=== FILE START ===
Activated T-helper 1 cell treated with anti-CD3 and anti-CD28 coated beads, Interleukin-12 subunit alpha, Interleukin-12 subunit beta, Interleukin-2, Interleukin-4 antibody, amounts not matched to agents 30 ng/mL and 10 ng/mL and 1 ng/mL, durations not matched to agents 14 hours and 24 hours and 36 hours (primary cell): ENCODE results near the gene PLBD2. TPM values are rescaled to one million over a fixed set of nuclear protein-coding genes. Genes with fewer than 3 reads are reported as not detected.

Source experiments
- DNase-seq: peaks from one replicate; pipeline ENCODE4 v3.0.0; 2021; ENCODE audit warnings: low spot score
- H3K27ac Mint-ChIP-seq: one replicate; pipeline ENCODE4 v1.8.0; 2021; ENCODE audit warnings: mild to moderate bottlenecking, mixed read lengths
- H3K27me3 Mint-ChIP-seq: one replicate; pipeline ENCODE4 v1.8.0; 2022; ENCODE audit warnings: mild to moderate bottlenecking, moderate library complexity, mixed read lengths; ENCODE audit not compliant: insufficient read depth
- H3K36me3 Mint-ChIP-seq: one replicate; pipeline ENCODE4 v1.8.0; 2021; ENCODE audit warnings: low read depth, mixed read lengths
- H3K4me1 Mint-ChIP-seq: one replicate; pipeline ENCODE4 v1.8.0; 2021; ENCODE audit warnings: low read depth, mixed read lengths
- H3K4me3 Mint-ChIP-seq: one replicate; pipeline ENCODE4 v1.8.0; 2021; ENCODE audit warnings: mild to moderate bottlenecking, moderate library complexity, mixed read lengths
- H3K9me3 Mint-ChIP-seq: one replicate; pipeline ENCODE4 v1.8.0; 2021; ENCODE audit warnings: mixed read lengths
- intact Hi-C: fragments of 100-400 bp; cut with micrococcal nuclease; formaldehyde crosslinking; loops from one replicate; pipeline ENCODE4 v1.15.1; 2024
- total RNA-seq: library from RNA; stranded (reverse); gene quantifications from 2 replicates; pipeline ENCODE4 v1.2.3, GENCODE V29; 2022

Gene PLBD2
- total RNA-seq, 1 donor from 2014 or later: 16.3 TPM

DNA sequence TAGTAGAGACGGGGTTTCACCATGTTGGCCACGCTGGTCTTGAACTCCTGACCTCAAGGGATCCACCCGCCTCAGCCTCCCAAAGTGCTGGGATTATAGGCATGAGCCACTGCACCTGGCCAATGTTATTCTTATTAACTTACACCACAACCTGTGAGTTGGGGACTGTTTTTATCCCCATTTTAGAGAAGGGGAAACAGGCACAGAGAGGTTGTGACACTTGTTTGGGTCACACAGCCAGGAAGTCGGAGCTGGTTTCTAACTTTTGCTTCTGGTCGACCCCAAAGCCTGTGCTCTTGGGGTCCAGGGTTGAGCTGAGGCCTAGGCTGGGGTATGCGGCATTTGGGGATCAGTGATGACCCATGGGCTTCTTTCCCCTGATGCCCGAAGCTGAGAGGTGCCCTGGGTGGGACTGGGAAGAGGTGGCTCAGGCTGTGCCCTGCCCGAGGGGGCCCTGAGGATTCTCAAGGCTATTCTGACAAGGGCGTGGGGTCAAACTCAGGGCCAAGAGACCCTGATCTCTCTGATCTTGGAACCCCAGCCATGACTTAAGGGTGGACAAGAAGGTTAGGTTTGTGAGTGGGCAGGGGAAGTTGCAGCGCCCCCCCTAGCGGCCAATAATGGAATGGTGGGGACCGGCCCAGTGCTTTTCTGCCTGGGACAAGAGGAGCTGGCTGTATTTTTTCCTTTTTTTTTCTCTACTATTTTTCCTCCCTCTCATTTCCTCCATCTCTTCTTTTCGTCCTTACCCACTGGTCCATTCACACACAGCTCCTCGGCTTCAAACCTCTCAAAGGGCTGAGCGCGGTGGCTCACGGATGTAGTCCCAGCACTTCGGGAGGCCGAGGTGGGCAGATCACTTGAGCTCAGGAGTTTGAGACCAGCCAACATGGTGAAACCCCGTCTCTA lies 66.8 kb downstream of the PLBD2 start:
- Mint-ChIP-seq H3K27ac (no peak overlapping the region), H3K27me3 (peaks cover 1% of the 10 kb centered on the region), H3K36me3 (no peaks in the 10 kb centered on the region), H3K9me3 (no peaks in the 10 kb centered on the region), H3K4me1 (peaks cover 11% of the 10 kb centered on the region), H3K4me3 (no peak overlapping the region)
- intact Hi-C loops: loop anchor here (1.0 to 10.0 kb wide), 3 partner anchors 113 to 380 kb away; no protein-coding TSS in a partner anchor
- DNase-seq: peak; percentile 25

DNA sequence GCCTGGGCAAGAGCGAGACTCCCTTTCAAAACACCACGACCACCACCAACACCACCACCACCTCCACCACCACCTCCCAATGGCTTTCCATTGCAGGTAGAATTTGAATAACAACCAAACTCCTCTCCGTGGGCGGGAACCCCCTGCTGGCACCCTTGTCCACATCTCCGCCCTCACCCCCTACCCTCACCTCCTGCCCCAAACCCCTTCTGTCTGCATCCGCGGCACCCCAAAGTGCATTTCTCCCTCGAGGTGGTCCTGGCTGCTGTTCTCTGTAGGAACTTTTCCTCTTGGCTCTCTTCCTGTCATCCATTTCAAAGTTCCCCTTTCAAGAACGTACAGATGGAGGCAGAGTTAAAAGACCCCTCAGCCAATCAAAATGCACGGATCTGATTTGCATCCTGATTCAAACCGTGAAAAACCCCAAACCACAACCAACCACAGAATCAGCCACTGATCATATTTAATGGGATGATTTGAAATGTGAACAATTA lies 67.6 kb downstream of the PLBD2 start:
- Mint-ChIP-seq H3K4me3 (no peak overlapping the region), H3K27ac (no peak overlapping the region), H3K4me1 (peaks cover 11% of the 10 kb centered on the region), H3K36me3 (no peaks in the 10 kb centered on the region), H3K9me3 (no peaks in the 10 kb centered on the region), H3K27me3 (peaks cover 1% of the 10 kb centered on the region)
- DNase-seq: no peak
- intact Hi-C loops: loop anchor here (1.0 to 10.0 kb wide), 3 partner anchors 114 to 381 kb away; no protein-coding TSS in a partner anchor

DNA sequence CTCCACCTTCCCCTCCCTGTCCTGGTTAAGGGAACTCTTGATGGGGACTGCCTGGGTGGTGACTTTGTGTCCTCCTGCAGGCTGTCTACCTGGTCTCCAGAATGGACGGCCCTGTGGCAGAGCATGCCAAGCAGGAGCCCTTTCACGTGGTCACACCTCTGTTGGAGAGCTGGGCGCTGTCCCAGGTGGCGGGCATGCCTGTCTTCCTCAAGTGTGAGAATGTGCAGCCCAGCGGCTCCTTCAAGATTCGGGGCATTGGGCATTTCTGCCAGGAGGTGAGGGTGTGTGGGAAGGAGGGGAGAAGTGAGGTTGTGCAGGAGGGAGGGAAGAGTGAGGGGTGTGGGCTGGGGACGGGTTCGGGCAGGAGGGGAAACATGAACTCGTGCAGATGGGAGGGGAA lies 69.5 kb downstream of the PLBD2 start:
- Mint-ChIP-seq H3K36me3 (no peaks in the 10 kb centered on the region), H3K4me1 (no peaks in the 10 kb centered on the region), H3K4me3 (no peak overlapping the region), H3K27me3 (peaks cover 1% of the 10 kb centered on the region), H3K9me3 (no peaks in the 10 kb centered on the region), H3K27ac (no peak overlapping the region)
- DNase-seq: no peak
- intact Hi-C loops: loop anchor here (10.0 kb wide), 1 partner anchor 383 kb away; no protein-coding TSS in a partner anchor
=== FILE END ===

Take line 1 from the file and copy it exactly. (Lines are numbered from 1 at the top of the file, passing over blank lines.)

Activated T-helper 1 cell treated with anti-CD3 and anti-CD28 coated beads, Interleukin-12 subunit alpha, Interleukin-12 subunit beta, Interleukin-2, Interleukin-4 antibody, amounts not matched to agents 30 ng/mL and 10 ng/mL and 1 ng/mL, durations not matched to agents 14 hours and 24 hours and 36 hours (primary cell): ENCODE results near the gene PLBD2. TPM values are rescaled to one million over a fixed set of nuclear protein-coding genes. Genes with fewer than 3 reads are reported as not detected.